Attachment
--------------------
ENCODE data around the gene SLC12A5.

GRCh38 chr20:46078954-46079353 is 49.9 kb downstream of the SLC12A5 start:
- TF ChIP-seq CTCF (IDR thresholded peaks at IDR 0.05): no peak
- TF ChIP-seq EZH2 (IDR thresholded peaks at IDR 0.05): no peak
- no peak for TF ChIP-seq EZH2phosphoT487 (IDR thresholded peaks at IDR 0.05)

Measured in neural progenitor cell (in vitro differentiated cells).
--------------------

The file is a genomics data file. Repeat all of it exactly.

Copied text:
ENCODE data around the gene SLC12A5.

GRCh38 chr20:46078954-46079353 is 49.9 kb downstream of the SLC12A5 start:
- TF ChIP-seq CTCF (IDR thresholded peaks at IDR 0.05): no peak
- TF ChIP-seq EZH2 (IDR thresholded peaks at IDR 0.05): no peak
- no peak for TF ChIP-seq EZH2phosphoT487 (IDR thresholded peaks at IDR 0.05)

Measured in neural progenitor cell (in vitro differentiated cells).